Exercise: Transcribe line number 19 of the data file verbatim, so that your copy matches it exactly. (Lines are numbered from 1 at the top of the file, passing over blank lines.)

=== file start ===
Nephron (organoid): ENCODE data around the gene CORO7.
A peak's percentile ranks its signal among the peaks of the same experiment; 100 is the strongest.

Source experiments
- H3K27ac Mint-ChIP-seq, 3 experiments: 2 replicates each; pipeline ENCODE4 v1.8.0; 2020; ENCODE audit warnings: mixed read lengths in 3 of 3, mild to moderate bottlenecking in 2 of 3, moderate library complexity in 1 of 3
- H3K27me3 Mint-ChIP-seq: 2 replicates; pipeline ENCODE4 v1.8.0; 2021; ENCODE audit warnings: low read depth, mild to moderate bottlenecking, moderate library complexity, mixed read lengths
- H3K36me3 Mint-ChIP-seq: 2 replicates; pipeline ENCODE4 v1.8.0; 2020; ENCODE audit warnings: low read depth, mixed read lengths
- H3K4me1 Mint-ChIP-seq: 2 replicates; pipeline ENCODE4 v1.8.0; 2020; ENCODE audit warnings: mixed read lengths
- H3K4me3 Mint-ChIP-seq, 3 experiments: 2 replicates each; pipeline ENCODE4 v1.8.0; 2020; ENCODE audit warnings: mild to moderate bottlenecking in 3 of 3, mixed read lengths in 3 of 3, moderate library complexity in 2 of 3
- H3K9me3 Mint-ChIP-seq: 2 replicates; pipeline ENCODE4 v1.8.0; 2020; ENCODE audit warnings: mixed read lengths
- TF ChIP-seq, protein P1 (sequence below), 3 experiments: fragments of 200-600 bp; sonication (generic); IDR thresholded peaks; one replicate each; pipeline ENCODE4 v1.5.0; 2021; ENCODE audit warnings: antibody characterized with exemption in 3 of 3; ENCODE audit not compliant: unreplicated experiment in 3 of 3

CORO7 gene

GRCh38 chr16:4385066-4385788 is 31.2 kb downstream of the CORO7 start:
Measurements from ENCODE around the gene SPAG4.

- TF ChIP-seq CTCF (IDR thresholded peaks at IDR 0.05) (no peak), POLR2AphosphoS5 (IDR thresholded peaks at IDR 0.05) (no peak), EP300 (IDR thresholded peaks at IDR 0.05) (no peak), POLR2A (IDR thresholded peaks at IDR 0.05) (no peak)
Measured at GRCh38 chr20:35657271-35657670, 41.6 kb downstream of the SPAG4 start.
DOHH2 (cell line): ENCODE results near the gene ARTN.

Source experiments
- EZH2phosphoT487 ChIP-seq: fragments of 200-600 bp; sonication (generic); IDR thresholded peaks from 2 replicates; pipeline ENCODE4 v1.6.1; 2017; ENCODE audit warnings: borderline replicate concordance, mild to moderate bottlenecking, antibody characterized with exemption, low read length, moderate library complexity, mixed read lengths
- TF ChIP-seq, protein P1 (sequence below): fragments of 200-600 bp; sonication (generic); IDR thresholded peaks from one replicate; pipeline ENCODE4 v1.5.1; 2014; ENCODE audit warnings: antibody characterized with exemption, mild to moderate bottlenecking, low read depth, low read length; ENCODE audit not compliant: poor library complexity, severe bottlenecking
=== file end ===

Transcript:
- TF ChIP-seq, protein P1 (sequence below): fragments of 200-600 bp; sonication (generic); IDR thresholded peaks from one replicate; pipeline ENCODE4 v1.5.1; 2014; ENCODE audit warnings: antibody characterized with exemption, mild to moderate bottlenecking, low read depth, low read length; ENCODE audit not compliant: poor library complexity, severe bottlenecking